If you've been thinking about scheduling a Fossil Kayaking Adventure, you may be wondering:
How do they know where we can find fossils?
How do they guarantee such incredible returns on fossilized shark teeth?
How do they know these boat landings are safe?
The answer to all of these questions is: hours and hours of site exploration, testing, success, and failure. From thunderstorms to non-existent boat landings, Charleston Fossil Adventures takes the hard work of location scouting out of the visitor's hands so that their fossil hunting adventure is as fruitful and enjoyable as possible! Check out some of the more memorable experiences from this scouting season, below. Be sure to read all the way to the bottom for a BIG announcement!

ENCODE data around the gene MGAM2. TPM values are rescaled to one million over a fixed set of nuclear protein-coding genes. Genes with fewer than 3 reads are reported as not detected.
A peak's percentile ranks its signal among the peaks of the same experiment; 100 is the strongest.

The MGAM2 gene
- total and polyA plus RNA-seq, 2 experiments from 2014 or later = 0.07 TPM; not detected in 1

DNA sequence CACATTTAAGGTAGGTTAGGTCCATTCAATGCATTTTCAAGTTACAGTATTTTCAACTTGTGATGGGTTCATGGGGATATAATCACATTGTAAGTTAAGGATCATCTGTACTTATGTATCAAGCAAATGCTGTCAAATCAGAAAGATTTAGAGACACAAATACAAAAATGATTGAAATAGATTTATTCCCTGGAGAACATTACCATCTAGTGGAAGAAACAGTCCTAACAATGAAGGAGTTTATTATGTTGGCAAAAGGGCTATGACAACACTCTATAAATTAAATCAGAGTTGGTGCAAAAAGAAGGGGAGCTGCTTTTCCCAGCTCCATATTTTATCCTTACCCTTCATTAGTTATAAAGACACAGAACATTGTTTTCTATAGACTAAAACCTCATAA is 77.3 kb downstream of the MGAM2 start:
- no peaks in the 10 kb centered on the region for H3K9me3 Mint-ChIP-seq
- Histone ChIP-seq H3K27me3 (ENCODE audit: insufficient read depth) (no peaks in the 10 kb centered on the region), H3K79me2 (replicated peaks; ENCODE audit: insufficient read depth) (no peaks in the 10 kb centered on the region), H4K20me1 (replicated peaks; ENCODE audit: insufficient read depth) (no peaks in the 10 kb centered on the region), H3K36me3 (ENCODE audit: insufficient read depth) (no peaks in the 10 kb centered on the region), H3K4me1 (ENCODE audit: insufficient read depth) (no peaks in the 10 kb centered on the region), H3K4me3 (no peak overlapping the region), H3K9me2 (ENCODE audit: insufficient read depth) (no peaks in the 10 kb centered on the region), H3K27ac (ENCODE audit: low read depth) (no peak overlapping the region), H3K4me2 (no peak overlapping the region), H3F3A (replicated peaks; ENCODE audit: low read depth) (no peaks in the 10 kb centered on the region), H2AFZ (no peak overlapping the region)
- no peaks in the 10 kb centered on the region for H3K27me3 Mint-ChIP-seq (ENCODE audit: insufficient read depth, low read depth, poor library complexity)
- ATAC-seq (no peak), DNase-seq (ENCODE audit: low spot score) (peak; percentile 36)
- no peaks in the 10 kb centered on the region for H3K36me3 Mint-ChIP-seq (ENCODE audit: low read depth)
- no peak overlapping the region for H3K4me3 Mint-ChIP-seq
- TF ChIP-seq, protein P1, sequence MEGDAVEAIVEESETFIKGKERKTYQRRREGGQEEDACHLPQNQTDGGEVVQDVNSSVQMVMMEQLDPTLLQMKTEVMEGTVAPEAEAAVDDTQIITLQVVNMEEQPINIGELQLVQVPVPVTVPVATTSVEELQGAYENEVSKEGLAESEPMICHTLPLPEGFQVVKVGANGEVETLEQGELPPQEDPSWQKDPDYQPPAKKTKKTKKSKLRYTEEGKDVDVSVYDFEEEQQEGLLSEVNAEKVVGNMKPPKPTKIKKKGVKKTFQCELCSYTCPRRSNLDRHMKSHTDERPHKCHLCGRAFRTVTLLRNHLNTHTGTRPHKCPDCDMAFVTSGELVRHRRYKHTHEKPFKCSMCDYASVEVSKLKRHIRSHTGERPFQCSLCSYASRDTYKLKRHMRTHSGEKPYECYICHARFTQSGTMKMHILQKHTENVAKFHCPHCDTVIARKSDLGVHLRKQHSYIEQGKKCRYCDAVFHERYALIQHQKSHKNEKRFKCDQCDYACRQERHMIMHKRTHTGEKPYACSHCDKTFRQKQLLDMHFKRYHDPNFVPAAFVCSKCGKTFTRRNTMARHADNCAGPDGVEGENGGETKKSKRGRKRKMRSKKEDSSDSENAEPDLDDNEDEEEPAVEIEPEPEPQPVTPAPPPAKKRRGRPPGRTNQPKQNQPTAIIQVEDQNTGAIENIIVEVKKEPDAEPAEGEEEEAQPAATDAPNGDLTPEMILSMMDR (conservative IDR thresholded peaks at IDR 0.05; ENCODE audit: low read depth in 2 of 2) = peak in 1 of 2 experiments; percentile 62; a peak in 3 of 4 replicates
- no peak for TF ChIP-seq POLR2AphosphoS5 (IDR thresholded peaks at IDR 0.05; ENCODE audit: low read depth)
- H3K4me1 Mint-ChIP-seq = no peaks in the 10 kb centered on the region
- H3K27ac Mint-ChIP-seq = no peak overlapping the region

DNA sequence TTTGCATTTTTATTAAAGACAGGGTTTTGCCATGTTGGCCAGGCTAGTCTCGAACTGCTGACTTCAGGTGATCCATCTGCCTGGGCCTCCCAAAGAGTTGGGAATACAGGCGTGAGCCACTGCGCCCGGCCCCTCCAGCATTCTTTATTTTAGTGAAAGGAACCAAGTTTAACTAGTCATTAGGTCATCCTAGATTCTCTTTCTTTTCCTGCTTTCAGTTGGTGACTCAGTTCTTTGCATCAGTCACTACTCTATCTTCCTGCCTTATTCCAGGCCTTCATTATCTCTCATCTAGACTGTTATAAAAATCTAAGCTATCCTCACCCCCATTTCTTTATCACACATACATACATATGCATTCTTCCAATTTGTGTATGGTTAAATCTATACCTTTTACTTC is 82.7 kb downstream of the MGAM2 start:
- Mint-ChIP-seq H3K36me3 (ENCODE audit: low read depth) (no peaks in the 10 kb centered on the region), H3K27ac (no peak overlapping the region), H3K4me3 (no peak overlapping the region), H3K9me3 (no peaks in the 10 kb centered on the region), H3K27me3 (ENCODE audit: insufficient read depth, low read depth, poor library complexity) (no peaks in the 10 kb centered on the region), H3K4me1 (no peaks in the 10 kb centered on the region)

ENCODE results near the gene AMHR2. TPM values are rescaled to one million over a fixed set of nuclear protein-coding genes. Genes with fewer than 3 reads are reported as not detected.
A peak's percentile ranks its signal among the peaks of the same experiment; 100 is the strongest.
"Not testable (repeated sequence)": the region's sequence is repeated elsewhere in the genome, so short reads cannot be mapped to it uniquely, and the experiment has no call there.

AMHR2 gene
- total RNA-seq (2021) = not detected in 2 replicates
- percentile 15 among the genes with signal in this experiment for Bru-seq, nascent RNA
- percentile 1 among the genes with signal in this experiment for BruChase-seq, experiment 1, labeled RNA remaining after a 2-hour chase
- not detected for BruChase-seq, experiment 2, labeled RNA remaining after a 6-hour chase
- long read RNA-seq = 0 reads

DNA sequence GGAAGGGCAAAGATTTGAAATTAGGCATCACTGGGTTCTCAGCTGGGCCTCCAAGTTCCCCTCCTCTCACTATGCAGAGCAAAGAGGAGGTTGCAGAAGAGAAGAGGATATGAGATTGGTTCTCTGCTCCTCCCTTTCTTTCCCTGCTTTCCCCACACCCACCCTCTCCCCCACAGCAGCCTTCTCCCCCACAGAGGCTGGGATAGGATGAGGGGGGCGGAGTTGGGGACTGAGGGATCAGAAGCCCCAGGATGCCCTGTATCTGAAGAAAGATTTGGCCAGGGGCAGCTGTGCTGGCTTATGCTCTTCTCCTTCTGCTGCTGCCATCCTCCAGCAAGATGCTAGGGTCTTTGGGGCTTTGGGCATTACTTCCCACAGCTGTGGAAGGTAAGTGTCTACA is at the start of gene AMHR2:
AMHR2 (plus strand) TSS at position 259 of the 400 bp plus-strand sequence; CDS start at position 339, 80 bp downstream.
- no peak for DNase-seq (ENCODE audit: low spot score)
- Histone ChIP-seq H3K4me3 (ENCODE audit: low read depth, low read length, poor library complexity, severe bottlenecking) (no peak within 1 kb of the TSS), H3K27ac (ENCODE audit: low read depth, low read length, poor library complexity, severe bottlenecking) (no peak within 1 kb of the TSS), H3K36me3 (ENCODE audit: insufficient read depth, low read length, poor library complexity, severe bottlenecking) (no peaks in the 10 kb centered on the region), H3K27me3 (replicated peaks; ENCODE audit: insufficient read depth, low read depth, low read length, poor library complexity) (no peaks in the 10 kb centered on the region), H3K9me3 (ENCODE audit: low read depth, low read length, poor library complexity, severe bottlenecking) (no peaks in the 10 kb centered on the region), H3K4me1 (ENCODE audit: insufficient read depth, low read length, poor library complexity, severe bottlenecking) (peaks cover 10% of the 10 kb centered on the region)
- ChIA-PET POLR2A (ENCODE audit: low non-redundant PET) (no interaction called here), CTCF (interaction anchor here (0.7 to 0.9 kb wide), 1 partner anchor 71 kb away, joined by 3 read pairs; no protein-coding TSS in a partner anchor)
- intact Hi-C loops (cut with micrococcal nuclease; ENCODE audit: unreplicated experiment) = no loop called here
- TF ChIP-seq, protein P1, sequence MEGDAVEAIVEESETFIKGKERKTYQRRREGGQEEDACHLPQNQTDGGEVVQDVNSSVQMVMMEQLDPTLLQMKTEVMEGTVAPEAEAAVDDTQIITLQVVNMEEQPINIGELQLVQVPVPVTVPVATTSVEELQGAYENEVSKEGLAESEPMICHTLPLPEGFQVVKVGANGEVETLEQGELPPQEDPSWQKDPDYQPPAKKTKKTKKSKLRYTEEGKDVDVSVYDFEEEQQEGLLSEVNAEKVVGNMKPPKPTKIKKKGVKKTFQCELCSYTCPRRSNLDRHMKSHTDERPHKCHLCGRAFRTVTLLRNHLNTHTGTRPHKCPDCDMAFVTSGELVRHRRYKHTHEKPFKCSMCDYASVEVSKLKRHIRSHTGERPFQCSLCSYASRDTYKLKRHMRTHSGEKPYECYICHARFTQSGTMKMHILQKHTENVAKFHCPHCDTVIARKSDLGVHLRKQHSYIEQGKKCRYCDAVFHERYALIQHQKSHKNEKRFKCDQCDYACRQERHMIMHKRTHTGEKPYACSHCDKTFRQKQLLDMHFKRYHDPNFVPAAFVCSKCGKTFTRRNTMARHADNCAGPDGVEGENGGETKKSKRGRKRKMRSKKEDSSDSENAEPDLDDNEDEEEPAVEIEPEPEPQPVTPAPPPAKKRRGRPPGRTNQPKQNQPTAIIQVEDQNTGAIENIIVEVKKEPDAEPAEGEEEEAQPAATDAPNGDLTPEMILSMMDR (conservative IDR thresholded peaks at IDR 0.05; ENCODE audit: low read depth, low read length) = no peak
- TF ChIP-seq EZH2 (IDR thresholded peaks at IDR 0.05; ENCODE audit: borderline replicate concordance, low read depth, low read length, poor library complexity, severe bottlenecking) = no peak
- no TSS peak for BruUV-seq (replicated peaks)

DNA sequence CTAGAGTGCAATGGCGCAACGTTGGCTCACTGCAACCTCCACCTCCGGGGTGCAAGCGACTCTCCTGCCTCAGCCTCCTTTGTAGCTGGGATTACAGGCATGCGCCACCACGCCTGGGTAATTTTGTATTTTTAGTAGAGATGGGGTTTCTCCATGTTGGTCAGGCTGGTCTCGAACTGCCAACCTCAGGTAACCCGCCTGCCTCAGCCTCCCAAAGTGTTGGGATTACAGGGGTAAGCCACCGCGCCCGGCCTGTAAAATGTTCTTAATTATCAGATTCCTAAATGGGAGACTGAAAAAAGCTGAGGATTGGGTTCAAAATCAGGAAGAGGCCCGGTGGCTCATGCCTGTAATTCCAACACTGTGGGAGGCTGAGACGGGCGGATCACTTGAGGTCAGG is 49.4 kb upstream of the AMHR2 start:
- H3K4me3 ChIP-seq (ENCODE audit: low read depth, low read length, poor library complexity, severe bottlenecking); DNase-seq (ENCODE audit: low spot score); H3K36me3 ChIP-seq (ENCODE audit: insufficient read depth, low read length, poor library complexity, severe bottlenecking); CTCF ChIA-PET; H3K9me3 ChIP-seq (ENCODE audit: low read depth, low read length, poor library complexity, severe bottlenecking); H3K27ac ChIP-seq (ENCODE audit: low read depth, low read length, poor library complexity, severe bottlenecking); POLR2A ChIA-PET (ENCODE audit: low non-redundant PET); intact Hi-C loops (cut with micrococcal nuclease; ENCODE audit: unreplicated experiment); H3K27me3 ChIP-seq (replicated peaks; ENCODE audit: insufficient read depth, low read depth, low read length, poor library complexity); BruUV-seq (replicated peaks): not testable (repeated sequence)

Scouting the Edisto River for Fossils
Fossil hunting on the Edisto River can be incredibly fruitful, and yet it can also be incredibly frustrating! Unlike exposed beaches, the Edisto River has fossils in the deeper channels where large gravel congregates. One glance at the height of the Edisto, and it doesn't take an expert to recognize that water deeper than 5ft may be a little tricky to navigate for fossils! Add to that the dark color of the water, and suddenly your fossil trip becomes extremely daunting.
Never fear! CFA monitors the river depth and knows where the shallower productive fossil beds are located!
"Blackwater" characteristic of the Edisto River:
Givhans Ferry State Park - Boat Launch Location
Not every scouting trip yields shark teeth...
Now we're talking! Finding gravel beds with big teeth:
Scouting the Ashley River for Fossils